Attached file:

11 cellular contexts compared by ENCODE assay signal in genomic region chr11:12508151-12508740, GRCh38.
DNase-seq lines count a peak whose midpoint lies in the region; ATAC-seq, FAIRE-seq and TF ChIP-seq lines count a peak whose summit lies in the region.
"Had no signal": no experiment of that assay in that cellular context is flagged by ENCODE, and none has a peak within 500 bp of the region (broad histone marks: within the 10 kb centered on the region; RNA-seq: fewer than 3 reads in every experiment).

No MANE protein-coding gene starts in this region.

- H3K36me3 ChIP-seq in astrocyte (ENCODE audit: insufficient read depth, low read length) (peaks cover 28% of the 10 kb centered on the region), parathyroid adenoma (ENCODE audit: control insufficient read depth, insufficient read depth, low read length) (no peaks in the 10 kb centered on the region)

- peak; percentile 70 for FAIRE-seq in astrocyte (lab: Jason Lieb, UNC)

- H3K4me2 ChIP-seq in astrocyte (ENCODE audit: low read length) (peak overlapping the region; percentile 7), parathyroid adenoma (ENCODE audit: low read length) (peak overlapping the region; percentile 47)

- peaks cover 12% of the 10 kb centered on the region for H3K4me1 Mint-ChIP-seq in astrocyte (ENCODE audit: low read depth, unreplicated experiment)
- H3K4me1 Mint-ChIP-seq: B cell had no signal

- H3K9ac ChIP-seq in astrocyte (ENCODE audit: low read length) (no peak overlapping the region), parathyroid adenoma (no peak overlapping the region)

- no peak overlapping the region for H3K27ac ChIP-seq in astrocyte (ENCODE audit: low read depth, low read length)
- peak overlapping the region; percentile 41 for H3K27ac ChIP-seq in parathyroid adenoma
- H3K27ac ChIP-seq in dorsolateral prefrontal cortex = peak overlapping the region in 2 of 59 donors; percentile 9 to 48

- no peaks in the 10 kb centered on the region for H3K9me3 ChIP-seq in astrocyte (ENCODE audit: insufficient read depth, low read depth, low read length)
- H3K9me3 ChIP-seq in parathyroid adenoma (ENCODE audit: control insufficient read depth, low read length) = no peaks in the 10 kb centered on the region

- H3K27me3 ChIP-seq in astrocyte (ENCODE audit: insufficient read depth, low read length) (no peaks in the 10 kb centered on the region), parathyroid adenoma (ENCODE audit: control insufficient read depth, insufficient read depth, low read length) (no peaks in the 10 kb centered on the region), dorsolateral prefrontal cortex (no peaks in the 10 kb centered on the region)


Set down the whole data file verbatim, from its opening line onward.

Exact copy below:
11 cellular contexts compared by ENCODE assay signal in genomic region chr11:12508151-12508740, GRCh38.
DNase-seq lines count a peak whose midpoint lies in the region; ATAC-seq, FAIRE-seq and TF ChIP-seq lines count a peak whose summit lies in the region.
"Had no signal": no experiment of that assay in that cellular context is flagged by ENCODE, and none has a peak within 500 bp of the region (broad histone marks: within the 10 kb centered on the region; RNA-seq: fewer than 3 reads in every experiment).

No MANE protein-coding gene starts in this region.

- H3K36me3 ChIP-seq in astrocyte (ENCODE audit: insufficient read depth, low read length) (peaks cover 28% of the 10 kb centered on the region), parathyroid adenoma (ENCODE audit: control insufficient read depth, insufficient read depth, low read length) (no peaks in the 10 kb centered on the region)

- peak; percentile 70 for FAIRE-seq in astrocyte (lab: Jason Lieb, UNC)

- H3K4me2 ChIP-seq in astrocyte (ENCODE audit: low read length) (peak overlapping the region; percentile 7), parathyroid adenoma (ENCODE audit: low read length) (peak overlapping the region; percentile 47)

- peaks cover 12% of the 10 kb centered on the region for H3K4me1 Mint-ChIP-seq in astrocyte (ENCODE audit: low read depth, unreplicated experiment)
- H3K4me1 Mint-ChIP-seq: B cell had no signal

- H3K9ac ChIP-seq in astrocyte (ENCODE audit: low read length) (no peak overlapping the region), parathyroid adenoma (no peak overlapping the region)

- no peak overlapping the region for H3K27ac ChIP-seq in astrocyte (ENCODE audit: low read depth, low read length)
- peak overlapping the region; percentile 41 for H3K27ac ChIP-seq in parathyroid adenoma
- H3K27ac ChIP-seq in dorsolateral prefrontal cortex = peak overlapping the region in 2 of 59 donors; percentile 9 to 48

- no peaks in the 10 kb centered on the region for H3K9me3 ChIP-seq in astrocyte (ENCODE audit: insufficient read depth, low read depth, low read length)
- H3K9me3 ChIP-seq in parathyroid adenoma (ENCODE audit: control insufficient read depth, low read length) = no peaks in the 10 kb centered on the region

- H3K27me3 ChIP-seq in astrocyte (ENCODE audit: insufficient read depth, low read length) (no peaks in the 10 kb centered on the region), parathyroid adenoma (ENCODE audit: control insufficient read depth, insufficient read depth, low read length) (no peaks in the 10 kb centered on the region), dorsolateral prefrontal cortex (no peaks in the 10 kb centered on the region)